Saturday, September 20, 2014

Get SMART about Camp Hosting--not STUNG

FOR IMMEDIATE RELEASE

 WorkampingReviews.com Provides a Needed Resource for the Workamping Community

A Voice for the Thousands of U.S. Workampers


On the road, Wyoming – September 18, 2014

A new website has been launched giving workampers and traveling volunteers a voice. WorkampingReviews.com is an easy-to-use free website that allows workampers to share their experiences.  Users will help their fellows to avoid possible bad situations, and encourage the organizations that provide positive employment and service opportunities.  This website equips workampers and volunteers with information so they can determine which opportunities are best for them.

Each year, thousands of workampers and volunteers cris-cross the country filling vital roles in short term and seasonal positions. By all accounts, full-time RVing and workamping is a growing lifestyle.  “A website like this has been needed for sometime,” said Christian Dunn of WorkampingReviews.com. Who, along with his wife, is a full-time RVer and workamper.  “Most workamping and volunteer experiences are positive, but when a situation is bad, it can be a tremendous drain on time, money and emotions,” said Dunn.  “Prior to developing this website I had often wished there was such a resource.  A situation this past year prompted me and my wife to do it ourselves, in the spirit of community.”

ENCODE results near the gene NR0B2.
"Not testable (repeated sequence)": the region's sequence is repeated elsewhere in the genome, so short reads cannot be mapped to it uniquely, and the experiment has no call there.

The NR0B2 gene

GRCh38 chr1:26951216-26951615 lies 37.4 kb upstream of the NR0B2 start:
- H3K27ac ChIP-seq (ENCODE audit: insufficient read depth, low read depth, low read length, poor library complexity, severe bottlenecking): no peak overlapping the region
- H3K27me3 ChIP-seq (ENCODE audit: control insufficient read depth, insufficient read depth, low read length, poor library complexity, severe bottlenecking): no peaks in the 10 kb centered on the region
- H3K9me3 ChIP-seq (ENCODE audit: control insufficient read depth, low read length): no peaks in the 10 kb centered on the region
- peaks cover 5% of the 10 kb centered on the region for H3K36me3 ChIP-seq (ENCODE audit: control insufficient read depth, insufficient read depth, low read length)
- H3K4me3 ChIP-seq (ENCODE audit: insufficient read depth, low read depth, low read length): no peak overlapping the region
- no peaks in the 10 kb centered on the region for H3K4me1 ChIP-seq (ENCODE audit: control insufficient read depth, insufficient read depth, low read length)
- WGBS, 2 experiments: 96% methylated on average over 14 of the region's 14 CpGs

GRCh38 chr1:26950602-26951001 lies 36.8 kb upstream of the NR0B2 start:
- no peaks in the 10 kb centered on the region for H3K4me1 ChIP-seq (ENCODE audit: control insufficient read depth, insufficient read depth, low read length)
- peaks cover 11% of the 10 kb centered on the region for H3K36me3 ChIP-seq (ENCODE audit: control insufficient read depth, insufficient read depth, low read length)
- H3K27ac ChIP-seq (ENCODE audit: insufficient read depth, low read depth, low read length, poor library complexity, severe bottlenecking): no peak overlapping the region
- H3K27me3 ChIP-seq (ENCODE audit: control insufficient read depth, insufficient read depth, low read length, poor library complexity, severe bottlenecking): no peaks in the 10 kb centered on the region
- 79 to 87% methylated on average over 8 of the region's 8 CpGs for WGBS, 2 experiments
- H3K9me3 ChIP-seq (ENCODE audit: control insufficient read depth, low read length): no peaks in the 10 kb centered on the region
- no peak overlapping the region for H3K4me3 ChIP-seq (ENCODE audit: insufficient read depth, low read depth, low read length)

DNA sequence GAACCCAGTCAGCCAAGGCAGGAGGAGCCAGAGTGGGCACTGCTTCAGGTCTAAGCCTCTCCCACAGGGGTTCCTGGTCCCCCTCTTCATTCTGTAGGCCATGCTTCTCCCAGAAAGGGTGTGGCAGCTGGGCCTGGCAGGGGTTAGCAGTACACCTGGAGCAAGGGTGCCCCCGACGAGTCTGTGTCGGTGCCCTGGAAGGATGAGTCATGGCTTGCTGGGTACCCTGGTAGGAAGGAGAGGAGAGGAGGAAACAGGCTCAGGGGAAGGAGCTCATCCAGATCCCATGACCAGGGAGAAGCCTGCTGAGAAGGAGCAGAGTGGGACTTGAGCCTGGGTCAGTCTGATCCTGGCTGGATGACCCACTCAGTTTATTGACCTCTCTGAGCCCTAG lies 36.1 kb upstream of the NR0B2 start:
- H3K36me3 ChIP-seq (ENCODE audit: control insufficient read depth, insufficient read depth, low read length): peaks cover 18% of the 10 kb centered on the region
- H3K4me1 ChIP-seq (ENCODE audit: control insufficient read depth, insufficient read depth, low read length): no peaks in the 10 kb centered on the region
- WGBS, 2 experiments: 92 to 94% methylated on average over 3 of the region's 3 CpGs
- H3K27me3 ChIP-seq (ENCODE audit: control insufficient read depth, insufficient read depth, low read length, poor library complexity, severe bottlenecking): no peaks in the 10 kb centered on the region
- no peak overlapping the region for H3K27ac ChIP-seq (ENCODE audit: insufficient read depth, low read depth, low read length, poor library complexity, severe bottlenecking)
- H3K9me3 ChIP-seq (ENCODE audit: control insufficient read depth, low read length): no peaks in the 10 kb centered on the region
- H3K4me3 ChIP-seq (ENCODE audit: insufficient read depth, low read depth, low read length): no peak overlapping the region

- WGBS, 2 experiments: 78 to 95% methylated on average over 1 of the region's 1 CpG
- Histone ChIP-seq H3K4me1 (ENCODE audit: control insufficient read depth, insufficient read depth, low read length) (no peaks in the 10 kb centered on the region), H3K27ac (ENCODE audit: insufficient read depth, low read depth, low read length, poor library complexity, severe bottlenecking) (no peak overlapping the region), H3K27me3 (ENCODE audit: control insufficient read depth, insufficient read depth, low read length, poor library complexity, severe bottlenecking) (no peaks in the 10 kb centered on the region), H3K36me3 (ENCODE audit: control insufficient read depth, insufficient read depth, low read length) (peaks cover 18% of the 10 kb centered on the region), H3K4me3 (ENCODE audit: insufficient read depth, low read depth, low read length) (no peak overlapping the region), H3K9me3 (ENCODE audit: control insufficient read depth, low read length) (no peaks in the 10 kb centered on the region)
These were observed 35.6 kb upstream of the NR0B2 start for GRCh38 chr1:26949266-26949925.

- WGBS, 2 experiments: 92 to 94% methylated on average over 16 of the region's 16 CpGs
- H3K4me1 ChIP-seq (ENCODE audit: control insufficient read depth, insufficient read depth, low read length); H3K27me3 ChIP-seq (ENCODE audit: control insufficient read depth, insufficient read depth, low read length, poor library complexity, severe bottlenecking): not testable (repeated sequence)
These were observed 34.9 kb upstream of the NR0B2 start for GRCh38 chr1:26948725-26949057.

The website relies on users to review and share their experiences.  “We wanted the website to be free, easy to use and allow users to post reviews anonymously.  Hopefully, people will come to the website regularly, and share honestly without concern of employer blow-back,” said Alayne Dunn of WorkampingReviews.com.  “So far there is not much in between, people either really enjoy their experiences or not,” said Dunn.  WorkampingReviews.com is the only website of its kind and is solely dedicated to the workamper with no other interests.  It is free, requires no registration, and users can begin posting and searching immediately.   

Christian & Alayne Dunn, also known as the TheRVNomads.com, are non-retired aged full-time RVers that have been traveling around the US with their two cats since March 2013. 

Contact:
Alayne Dunn
TheRVNomads.com

Monday, May 19, 2014

FREE Camping in Florida


Ready to find out about camp hosting and other recreation positions?
We need host couples immediately at Juniper Springs Recreation Area near Ocala, Florida. The positions pay wages plus a host site and utilities. We particularly need someone either with security training or willing to take security training to help with weekend security patrols. Ideally, candidates would be able to start by May 29. You can find pictures and information here.
Please contact Samantha and Daryl Rolando by email at RRMJobs@camprrm.com with your resume or background if you are interested. Make sure to include your contact information. Please do not respond unless you are interested in this specific location and have the relevant experience. If you have responded to past job postings, you need to email your information again if interested in this position.